So far, the hundred or so annual cases of Lyme disease in Michigan are mostly in the Upper Peninsula and the west side of the Lower Peninsula. Were the disease to become prevalent in our local deer population, landscape architect Chris Graham predicts, a simple walk in the woods would be dangerous.
Other deer-borne diseases the DNR identifies as of concern because they can be transmitted to domestic animals and humans include epizootic hemorrhagic disease, eastern equine encephalitis, bovine tuberculosis (found in Michigan since 1975), and chronic wasting disease (CWD, found in Kent County in 2008). The DNR says that once CWD is established, it can build to high prevalence--and containment, let alone eradication, is not likely. CWD is closely related to Creutzfeldt-Jakob (mad cow) disease, which infected hundreds of thousands of cattle in Britain in the 1980s and has since killed several hundred people who ate meat from infected animals.
Baiting--leaving piles of corn, carrots, or apples near a hunting blind to draw deer--is known, Baker said, to speed the spread of CWD. The bait brings together more deer than normal, and they breathe, sneeze, and drool on the food. But hunters press the DNR to allow baiting, and the agency permitted it during last fall's hunting season.
Baker also reveals another way disease could spread quickly through the state herd. Photographic evidence proves, he says, that deer eat the guts of harvested deer, left by hunters on the forest floor.
Chris Graham, the landscape architect, says the deer are great for his business: he's asked to replant ravaged landscapes with deer-resistant varieties, to install fences and netting, and to return to repeat it all in a few years. But Graham, who also chairs the city's environmental commission, recognizes the downside of overpopulation; his Ann Arbor Hills neighborhood is overrun with them, and he sees those problems only getting worse.
He doesn't think Washtenaw County is anywhere near its biological carrying capacity for deer. That is, our deer are not even close to running out of food, because county residents, he says, continue to improve the deer habitat by creating forest edges as we carve out subdivisions, plant more crops, and provide super-nourishing nursery-raised plants.
Graham told me that in addition to biological carrying capacity, wildlife managers consider the social carrying capacity for a particular animal: how much aggravation will people put up with? He gave Barton Hills, where fed-up residents hired sharpshooters, as an example of exceeding the social carrying capacity.
But as Barton Hills and other communities found, shooting an urban deer herd is controversial, impractical, and ineffective. So given the known and potential harm of too many deer, what might be done? Hunting is the primary means through which the DNR attempts to regulate the size of the herd. But neither the DNR nor Randy Baker believe that hunting can bring the number down much below the present overpopulation. This is because hunting licenses are the only element the agency can control. Other factors affecting the deer harvest include weather (deer hunker down in wind, and absent snow they are harder to track), the economy, where hunters choose to hunt, and how serious they are about getting a deer. And the number of hunters in Michigan is falling, from 800,000 in 1998 to 683,000 in 2007. In the same period, the number of deer harvested fell from 580,000 to 484,000.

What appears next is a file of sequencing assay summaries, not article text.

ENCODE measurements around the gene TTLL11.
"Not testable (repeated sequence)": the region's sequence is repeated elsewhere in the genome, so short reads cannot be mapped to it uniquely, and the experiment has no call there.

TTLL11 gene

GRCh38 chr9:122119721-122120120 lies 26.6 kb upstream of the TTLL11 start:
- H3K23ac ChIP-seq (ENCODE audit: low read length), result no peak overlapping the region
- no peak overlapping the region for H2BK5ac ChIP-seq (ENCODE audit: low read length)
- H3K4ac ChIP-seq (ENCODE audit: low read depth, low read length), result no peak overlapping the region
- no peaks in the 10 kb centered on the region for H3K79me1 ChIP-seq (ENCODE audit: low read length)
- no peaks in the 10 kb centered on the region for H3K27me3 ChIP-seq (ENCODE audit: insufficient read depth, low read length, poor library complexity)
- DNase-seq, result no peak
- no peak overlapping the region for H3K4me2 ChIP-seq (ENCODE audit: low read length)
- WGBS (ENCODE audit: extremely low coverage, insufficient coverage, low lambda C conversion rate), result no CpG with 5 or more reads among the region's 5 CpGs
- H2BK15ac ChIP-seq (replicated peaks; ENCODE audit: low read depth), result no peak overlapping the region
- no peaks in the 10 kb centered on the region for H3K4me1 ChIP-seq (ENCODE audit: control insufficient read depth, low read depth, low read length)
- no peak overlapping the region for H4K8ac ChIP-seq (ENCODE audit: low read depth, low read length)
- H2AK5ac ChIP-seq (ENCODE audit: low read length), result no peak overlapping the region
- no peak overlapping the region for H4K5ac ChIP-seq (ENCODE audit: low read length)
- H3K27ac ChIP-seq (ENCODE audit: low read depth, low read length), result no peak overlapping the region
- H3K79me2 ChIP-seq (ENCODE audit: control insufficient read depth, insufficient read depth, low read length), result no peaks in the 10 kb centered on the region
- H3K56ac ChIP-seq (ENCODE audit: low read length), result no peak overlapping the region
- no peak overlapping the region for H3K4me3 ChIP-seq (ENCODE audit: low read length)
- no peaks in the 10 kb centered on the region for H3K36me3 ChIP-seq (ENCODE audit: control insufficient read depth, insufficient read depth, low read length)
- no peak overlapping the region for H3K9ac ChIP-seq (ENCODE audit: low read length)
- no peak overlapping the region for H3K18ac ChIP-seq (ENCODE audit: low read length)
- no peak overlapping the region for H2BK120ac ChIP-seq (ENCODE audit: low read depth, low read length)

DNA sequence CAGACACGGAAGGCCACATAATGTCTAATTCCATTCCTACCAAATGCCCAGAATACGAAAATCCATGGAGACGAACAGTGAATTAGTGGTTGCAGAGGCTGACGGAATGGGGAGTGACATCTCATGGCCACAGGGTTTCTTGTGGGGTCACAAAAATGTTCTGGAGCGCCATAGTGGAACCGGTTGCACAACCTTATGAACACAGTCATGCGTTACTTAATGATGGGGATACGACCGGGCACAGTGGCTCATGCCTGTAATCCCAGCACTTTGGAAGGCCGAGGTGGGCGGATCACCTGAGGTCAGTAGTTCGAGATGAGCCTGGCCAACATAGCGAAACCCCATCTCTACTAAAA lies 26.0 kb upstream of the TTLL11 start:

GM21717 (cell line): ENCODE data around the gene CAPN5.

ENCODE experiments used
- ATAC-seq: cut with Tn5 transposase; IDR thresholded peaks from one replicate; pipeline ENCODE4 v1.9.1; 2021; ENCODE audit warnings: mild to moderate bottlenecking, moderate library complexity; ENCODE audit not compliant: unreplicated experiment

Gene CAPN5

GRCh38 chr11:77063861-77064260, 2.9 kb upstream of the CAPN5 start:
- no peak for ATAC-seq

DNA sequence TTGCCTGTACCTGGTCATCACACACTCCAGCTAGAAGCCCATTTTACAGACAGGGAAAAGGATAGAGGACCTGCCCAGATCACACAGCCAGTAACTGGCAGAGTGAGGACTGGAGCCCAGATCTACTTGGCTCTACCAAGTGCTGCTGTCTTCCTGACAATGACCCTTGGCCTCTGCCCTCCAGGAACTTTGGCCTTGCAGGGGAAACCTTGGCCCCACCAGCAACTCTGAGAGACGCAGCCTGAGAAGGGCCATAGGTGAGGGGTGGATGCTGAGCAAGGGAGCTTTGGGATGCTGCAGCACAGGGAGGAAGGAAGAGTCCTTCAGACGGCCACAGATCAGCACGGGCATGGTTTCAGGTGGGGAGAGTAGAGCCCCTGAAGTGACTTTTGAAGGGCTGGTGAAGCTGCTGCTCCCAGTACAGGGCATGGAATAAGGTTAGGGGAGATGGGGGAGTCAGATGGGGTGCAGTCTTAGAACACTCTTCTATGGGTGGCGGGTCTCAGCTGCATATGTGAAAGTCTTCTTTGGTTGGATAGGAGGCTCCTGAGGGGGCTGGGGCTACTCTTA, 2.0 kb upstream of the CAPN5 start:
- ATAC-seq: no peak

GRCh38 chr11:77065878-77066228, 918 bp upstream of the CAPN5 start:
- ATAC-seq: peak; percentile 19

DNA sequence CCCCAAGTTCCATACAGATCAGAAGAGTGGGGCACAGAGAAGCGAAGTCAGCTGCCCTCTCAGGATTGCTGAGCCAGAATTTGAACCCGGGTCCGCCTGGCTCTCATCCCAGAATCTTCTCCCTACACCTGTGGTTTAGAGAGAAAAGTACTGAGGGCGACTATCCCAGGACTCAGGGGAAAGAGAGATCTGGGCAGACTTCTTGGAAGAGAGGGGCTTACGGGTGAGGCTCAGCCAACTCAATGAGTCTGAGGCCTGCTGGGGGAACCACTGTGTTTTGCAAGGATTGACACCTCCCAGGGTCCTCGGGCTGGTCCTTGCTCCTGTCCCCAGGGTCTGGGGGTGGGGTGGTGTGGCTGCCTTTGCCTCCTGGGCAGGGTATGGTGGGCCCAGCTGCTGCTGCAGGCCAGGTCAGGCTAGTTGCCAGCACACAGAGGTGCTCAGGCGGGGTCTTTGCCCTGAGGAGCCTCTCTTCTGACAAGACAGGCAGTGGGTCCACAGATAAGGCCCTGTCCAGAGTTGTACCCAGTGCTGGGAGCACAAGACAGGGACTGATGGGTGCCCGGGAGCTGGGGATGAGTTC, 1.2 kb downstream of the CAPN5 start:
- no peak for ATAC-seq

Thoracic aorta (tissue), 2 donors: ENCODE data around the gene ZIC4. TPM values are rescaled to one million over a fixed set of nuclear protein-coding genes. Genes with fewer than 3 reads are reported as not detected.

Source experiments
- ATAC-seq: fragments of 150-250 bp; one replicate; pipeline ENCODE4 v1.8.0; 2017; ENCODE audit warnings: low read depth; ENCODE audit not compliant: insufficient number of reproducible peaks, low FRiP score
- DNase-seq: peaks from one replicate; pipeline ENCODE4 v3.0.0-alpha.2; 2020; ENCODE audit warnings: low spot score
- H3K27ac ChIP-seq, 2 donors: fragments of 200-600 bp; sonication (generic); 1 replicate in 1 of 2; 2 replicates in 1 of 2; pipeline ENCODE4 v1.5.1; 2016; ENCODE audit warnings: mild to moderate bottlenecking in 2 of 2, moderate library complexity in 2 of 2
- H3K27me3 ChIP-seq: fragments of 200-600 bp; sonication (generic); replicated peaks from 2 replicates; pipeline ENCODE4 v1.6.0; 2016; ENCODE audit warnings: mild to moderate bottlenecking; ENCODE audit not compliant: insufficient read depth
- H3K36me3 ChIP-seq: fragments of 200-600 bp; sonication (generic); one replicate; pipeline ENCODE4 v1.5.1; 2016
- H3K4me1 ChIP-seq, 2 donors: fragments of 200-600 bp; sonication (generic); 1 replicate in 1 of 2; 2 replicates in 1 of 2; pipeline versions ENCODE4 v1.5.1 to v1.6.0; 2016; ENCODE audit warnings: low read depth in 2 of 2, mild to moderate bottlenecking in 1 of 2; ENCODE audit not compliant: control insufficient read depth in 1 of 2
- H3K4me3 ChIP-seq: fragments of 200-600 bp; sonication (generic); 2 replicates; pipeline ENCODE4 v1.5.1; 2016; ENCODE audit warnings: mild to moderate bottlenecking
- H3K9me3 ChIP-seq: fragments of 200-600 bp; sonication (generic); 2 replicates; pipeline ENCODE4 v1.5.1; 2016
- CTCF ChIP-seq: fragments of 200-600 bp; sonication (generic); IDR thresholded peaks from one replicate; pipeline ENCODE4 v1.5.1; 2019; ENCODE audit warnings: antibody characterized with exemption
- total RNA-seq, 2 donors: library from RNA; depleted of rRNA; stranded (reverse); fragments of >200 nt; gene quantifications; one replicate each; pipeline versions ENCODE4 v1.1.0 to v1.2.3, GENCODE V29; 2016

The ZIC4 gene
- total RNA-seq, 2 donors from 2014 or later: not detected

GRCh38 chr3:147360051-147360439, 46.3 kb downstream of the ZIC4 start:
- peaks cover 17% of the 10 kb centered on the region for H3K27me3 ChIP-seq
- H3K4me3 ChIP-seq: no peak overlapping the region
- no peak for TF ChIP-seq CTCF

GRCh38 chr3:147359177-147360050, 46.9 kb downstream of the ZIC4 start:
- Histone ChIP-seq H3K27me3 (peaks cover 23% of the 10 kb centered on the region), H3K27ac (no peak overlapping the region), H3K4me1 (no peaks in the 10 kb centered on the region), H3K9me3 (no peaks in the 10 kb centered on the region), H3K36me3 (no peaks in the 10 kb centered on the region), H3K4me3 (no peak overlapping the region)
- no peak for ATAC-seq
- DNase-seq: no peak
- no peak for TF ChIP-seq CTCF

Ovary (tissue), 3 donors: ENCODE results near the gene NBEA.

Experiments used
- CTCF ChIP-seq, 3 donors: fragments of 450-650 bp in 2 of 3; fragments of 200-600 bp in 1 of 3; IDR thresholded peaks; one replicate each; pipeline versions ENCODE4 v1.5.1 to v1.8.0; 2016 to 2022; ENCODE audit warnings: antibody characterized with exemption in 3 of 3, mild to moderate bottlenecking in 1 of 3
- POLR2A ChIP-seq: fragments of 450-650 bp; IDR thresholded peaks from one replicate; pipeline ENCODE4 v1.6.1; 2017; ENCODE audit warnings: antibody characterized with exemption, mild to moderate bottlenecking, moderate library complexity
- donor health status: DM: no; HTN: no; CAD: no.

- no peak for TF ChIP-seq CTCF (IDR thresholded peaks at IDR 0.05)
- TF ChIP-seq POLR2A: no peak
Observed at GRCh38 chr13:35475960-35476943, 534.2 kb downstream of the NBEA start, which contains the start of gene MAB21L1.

The DNR has researched contraception and concluded that dosing animals individually is too expensive, while less-targeted tactics, like lacing salt licks with birth control drugs, are too dangerous to other animals. Fences and netting work, but they are expensive and not practical on a large scale. Dogs help in small areas, but both fences and dogs just drive the deer elsewhere. Farmers with sufficiently damaged crops can get a permit to shoot the offending deer, but this is not large enough in scale. Reintroducing the natural predators--wolves, mountain lions, and bears--would be impossible. Anyway, chuckles Baker, "wolves are too smart to live with so many humans."
Baker suggests a "politically impossible" solution: reinstate commercial hunting, which has been illegal in Michigan for well over a century. "Commercial hunting," he says, would allow licensed individuals to sell the deer they harvest, a complex undertaking given existing state and federal laws. It would require licensing, inspection, reporting, and taxing mechanisms. Sport hunters would object strenuously, Baker predicts, as would animal rights advocates and perhaps even the existing purveyors of other kinds of meat. And imagine the public health disaster were chronic wasting disease to cross over to humans.
Even if the DNR could balance the competing interests of hunters, farmers, gardeners, forest managers, and animal lovers well enough to set a goal for the deer population of Washtenaw County, there seems little hope that they could achieve it. Perhaps only a paradigm-shifting event like a serious outbreak of disease can create pressure to find a way to reduce the deer population. Meanwhile, home gardener, there is always a dog, a fence, stinky spray, or perhaps your own bear.
[Originally published in January, 2012.]